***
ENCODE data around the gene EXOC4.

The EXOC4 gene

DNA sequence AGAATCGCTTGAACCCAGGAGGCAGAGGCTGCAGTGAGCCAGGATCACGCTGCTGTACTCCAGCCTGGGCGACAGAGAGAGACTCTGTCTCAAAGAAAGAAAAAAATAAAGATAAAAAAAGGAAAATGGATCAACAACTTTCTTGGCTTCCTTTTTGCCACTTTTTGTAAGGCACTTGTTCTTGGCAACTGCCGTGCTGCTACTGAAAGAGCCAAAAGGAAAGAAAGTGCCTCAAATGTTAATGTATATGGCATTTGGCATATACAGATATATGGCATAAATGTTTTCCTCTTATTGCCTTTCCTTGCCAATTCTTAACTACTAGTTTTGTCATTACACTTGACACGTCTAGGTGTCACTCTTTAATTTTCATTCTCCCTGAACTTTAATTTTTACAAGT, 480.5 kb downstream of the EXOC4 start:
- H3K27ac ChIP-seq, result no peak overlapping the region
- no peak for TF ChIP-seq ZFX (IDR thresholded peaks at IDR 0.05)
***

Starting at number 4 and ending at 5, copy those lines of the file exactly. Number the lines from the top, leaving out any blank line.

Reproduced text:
- H3K27ac ChIP-seq, result no peak overlapping the region
- no peak for TF ChIP-seq ZFX (IDR thresholded peaks at IDR 0.05)